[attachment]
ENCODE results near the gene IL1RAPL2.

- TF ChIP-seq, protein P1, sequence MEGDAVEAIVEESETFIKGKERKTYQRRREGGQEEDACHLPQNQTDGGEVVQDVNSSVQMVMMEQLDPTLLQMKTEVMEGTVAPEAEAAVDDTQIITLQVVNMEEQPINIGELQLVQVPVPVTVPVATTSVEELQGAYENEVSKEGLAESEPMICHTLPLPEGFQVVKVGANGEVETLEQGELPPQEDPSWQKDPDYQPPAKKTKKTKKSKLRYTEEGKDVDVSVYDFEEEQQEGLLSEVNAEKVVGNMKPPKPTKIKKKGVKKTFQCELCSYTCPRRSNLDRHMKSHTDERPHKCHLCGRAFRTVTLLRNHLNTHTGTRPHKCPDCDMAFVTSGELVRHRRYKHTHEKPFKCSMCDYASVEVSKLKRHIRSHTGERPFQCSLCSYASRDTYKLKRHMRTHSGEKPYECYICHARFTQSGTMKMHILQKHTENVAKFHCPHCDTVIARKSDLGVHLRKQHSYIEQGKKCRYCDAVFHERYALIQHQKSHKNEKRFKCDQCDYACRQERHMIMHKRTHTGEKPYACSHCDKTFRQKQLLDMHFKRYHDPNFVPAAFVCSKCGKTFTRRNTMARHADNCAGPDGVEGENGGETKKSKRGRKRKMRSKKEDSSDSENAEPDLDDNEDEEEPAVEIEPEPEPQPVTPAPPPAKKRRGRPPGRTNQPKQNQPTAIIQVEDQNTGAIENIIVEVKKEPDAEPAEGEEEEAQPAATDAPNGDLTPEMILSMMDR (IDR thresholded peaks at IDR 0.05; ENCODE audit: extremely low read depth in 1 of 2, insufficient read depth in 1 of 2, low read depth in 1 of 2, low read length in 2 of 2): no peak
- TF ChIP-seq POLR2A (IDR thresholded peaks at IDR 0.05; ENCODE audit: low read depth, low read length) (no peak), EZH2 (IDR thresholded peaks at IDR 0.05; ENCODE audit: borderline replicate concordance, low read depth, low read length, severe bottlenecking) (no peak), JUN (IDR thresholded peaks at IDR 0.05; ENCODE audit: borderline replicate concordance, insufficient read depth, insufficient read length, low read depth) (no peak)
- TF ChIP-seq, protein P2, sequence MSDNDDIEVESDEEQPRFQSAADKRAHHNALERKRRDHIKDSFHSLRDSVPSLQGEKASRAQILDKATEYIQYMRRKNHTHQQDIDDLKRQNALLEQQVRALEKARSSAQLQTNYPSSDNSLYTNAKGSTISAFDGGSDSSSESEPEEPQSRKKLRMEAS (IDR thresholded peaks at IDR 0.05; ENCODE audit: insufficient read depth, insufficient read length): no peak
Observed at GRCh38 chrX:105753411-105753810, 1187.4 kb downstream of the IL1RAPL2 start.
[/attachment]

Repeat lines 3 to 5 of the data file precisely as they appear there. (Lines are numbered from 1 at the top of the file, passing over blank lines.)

- TF ChIP-seq POLR2A (IDR thresholded peaks at IDR 0.05; ENCODE audit: low read depth, low read length) (no peak), EZH2 (IDR thresholded peaks at IDR 0.05; ENCODE audit: borderline replicate concordance, low read depth, low read length, severe bottlenecking) (no peak), JUN (IDR thresholded peaks at IDR 0.05; ENCODE audit: borderline replicate concordance, insufficient read depth, insufficient read length, low read depth) (no peak)
- TF ChIP-seq, protein P2, sequence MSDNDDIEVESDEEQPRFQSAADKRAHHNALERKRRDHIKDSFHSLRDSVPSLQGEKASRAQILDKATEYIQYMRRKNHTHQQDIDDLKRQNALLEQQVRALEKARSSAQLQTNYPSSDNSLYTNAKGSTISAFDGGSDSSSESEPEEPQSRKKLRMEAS (IDR thresholded peaks at IDR 0.05; ENCODE audit: insufficient read depth, insufficient read length): no peak
Observed at GRCh38 chrX:105753411-105753810, 1187.4 kb downstream of the IL1RAPL2 start.